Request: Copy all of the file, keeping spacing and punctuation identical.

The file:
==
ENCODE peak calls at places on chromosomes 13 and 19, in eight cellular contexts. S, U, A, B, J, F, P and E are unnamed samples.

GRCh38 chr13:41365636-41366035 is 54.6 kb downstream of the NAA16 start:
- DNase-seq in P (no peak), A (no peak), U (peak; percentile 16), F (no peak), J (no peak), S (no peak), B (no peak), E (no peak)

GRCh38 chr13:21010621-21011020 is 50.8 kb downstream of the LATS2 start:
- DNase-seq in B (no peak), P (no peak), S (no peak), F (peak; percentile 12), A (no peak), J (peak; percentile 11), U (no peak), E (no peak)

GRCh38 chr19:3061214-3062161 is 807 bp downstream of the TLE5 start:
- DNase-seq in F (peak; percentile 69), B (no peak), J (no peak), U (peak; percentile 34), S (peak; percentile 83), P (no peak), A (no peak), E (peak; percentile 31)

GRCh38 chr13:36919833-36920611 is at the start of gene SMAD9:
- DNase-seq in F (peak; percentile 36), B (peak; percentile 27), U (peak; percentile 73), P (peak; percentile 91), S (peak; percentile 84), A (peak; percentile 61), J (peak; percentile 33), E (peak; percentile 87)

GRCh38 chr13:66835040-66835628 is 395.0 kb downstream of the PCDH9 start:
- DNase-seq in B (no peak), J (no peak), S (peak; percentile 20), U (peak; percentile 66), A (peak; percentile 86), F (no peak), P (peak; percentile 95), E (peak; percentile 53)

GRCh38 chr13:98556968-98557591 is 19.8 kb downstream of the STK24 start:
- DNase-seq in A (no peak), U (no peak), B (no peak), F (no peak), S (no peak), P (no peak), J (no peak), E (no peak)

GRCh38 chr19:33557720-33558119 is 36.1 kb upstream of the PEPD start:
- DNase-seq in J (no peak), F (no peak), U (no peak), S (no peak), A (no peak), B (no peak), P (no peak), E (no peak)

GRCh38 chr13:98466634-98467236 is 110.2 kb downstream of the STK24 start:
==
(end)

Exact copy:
ENCODE peak calls at places on chromosomes 13 and 19, in eight cellular contexts. S, U, A, B, J, F, P and E are unnamed samples.

GRCh38 chr13:41365636-41366035 is 54.6 kb downstream of the NAA16 start:
- DNase-seq in P (no peak), A (no peak), U (peak; percentile 16), F (no peak), J (no peak), S (no peak), B (no peak), E (no peak)

GRCh38 chr13:21010621-21011020 is 50.8 kb downstream of the LATS2 start:
- DNase-seq in B (no peak), P (no peak), S (no peak), F (peak; percentile 12), A (no peak), J (peak; percentile 11), U (no peak), E (no peak)

GRCh38 chr19:3061214-3062161 is 807 bp downstream of the TLE5 start:
- DNase-seq in F (peak; percentile 69), B (no peak), J (no peak), U (peak; percentile 34), S (peak; percentile 83), P (no peak), A (no peak), E (peak; percentile 31)

GRCh38 chr13:36919833-36920611 is at the start of gene SMAD9:
- DNase-seq in F (peak; percentile 36), B (peak; percentile 27), U (peak; percentile 73), P (peak; percentile 91), S (peak; percentile 84), A (peak; percentile 61), J (peak; percentile 33), E (peak; percentile 87)

GRCh38 chr13:66835040-66835628 is 395.0 kb downstream of the PCDH9 start:
- DNase-seq in B (no peak), J (no peak), S (peak; percentile 20), U (peak; percentile 66), A (peak; percentile 86), F (no peak), P (peak; percentile 95), E (peak; percentile 53)

GRCh38 chr13:98556968-98557591 is 19.8 kb downstream of the STK24 start:
- DNase-seq in A (no peak), U (no peak), B (no peak), F (no peak), S (no peak), P (no peak), J (no peak), E (no peak)

GRCh38 chr19:33557720-33558119 is 36.1 kb upstream of the PEPD start:
- DNase-seq in J (no peak), F (no peak), U (no peak), S (no peak), A (no peak), B (no peak), P (no peak), E (no peak)

GRCh38 chr13:98466634-98467236 is 110.2 kb downstream of the STK24 start: